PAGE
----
Minister of Trade and Industry Tarek Kabil affirmed that the launch of the African Continental Free Trade Area (AfCFTA) is a great step towards establishing a common African market to achieve an African economic union, as AfCFTA will contribute to African economic integration, promote sustainable development, and increase growth rates for all African economies and peoples, along with Africa’s Agenda 2063, which represents the continent’s future roadmap for the next 50 years.
Kabil explained that the Egyptian political leadership prioritises the success of the agreement’s negotiations through promoting constructive and productive cooperation between all Africans. Kabil’s statement came during a speech he delivered on behalf of Egyptian President Abdel Fattah Al-Sisi during the African Union (AU) heads of state summit in Kigali, Rwanda.
The AfCFTA agreement would result in the largest free-trade area in terms of participating countries since the formation of the World Trade Organisation (WTO), as it would unite the 55 member countries of the African Union in tariff-free trade.
The prospective agreement’s countries have a cumulative GDP of $2.5tn and a market of 1.2 billion people. The free-trade area, which will include an easing of travel across the continent, is hoped to encourage Africa’s trade to diversify away from its traditional commodity exports outside of the continent, the volatile prices of which have hurt the economies of many countries.
However, not all the countries feel the same enthusiasm. Last weekend, Nigerian President Muhammadu Buhari announced that he would not attend the summit, despite his federal cabinet last week approving the deal.
According to Kabil, the establishment of the trade area is the culmination of the efforts exerted by representatives of African countries over the last two years to finalise the agreement, since negotiations started in the 18th AU summit held in Ethiopia’s capital Addis Ababa in 2012.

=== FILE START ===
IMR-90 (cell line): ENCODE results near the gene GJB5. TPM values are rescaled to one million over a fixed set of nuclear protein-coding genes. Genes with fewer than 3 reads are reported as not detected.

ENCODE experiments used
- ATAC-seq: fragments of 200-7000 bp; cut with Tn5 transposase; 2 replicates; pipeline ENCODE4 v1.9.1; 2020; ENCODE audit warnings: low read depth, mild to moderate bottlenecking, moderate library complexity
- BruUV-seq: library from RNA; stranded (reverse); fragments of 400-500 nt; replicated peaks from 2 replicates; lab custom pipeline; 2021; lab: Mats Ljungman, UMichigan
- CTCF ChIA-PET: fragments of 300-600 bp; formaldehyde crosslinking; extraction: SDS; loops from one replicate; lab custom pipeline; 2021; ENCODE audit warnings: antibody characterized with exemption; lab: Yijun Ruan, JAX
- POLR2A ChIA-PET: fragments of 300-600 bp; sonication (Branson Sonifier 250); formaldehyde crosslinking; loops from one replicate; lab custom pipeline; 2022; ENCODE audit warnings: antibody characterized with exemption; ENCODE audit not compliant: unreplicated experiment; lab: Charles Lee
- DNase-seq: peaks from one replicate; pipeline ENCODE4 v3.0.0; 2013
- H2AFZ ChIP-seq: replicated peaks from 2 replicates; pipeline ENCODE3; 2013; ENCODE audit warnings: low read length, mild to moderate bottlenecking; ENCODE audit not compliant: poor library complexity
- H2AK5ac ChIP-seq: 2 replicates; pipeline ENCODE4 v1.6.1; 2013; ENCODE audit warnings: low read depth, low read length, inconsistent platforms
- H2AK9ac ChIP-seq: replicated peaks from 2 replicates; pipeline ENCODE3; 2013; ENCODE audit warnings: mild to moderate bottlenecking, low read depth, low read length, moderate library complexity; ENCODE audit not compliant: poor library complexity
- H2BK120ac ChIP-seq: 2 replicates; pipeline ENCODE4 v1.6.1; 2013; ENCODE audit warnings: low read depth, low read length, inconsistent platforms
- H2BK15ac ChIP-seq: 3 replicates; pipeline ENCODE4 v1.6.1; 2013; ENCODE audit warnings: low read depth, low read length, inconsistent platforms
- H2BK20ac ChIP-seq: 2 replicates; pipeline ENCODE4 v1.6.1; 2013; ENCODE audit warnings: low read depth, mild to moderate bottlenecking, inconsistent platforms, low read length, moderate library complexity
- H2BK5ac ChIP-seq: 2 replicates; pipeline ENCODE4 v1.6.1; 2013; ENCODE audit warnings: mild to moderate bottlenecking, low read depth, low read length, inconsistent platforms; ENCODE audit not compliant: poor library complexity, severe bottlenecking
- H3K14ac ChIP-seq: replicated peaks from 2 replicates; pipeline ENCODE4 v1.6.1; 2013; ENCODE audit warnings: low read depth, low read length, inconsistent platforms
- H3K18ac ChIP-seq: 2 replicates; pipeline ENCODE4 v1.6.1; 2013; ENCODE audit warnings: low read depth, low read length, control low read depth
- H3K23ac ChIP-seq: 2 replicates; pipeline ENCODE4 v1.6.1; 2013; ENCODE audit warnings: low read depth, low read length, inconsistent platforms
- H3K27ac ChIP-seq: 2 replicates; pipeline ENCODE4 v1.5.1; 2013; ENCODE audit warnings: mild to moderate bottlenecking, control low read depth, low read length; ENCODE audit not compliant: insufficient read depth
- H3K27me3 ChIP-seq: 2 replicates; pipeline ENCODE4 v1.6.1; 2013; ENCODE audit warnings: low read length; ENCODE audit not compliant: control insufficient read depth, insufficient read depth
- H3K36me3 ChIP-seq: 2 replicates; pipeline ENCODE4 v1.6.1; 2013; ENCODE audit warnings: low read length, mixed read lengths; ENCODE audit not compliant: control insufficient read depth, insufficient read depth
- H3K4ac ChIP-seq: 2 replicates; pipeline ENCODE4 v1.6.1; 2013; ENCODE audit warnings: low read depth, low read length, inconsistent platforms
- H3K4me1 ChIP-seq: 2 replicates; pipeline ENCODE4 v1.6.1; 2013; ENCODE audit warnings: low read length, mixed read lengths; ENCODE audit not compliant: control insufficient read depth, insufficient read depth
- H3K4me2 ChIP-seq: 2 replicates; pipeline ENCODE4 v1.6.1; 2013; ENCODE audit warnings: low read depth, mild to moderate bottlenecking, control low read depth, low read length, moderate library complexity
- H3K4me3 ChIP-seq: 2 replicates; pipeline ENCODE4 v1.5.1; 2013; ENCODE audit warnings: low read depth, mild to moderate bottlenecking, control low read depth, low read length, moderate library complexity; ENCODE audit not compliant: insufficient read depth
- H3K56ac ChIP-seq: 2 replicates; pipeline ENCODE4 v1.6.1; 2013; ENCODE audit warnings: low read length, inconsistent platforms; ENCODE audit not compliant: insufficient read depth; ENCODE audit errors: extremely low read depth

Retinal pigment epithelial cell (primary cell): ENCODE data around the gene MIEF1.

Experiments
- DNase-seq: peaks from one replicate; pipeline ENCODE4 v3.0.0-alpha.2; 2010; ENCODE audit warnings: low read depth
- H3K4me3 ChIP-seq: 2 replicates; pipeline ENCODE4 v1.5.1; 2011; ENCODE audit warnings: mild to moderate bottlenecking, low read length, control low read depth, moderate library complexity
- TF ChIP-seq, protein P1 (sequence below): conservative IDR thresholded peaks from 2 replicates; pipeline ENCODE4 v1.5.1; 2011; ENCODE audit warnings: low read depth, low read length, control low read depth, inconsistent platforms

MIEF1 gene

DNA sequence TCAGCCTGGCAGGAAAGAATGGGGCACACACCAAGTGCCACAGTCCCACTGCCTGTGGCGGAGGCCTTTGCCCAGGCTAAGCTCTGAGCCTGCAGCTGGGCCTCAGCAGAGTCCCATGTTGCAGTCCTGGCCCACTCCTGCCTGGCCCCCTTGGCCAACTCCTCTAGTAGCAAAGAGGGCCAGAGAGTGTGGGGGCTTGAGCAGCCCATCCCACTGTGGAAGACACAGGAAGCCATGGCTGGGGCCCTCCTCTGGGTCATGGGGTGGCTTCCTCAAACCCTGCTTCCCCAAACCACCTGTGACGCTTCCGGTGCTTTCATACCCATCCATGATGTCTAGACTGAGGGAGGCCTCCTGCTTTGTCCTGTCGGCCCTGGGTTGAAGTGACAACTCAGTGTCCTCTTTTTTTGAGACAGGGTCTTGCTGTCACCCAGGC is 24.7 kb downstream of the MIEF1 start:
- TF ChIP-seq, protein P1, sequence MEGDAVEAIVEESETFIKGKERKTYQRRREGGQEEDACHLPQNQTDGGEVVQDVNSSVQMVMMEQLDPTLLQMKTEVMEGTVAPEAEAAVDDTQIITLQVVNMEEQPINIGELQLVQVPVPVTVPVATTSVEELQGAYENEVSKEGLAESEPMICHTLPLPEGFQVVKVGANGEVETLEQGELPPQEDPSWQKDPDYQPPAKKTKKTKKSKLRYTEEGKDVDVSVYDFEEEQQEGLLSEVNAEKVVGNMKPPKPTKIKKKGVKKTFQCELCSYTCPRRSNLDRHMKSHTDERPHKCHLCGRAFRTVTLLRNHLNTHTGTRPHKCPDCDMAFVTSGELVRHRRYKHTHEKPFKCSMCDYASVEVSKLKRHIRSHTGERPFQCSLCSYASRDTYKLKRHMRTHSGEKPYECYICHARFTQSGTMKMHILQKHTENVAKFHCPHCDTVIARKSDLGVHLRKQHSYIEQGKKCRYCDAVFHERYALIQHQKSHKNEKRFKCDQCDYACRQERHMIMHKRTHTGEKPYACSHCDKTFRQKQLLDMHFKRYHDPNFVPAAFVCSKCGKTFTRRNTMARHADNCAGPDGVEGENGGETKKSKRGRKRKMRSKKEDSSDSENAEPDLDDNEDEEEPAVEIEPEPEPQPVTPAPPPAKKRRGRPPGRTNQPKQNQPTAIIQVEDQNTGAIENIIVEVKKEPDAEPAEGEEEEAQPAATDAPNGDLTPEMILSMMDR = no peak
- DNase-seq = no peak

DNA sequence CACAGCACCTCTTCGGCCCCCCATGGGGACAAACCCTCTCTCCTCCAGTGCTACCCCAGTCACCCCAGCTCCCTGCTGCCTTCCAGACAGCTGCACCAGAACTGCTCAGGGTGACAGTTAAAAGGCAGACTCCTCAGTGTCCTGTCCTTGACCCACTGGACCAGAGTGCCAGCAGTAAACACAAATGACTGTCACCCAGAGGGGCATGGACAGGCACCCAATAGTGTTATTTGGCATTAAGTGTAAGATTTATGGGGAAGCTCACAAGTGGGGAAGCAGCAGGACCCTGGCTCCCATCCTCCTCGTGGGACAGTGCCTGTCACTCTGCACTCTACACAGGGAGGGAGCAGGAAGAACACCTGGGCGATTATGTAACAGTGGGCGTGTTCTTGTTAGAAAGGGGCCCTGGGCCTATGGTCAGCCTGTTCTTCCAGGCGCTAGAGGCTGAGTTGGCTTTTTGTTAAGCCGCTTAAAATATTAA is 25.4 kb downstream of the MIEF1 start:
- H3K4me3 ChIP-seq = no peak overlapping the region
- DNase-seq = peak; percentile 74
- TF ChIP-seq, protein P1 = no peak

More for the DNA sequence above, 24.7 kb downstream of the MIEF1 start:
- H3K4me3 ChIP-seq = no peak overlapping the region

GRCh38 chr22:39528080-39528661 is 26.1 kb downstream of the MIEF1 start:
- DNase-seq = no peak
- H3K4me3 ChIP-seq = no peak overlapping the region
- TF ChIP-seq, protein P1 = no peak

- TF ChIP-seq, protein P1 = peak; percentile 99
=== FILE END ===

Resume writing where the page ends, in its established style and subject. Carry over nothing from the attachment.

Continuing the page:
He added that Africa needs to concentrate efforts to enrich the joint action to achieve African economic integration so that the continent becomes an active force in the international arena, stressing the importance of initiating the second phase negotiations on competition, investment, and intellectual property rights, which will contribute to the promotion of intra-trade in a way that will achieve prosperity for the African peoples.
Egypt advocates that the AU should follow up the implementation of the free-trade agreement and ensure the implementation of AfCFTA, as the agreement will contribute to enhancing the African trade system and increase the share of intra-African trade to 22% of total trade by 2022, according to Kabil.
The minister stressed the importance of liberalising services trade, increasing their contribution to achieving sustainable development goals, and enhancing industrial and infrastructure development in Africa. He added that improving the mobility of people is a must, to allow the free movement of businesspeople, technicians, and specialists. “Doing so would facilitate the transfer of technical knowledge and trade-related services in a number of areas of vital importance and promote sustainable economic growth,” he said.
Moreover, Kabil emphasised the importance of keeping pace with the progress and rapid technological development in the field of electronic commerce, especially with the growing importance of electronic commerce in recent times, noting that the volume of global electronic commerce amounted to about $1.92tn globally in 2016.
Consequently, Kabil called for experts in African countries to develop e-commerce legislation to protect privacy and databases and combat piracy.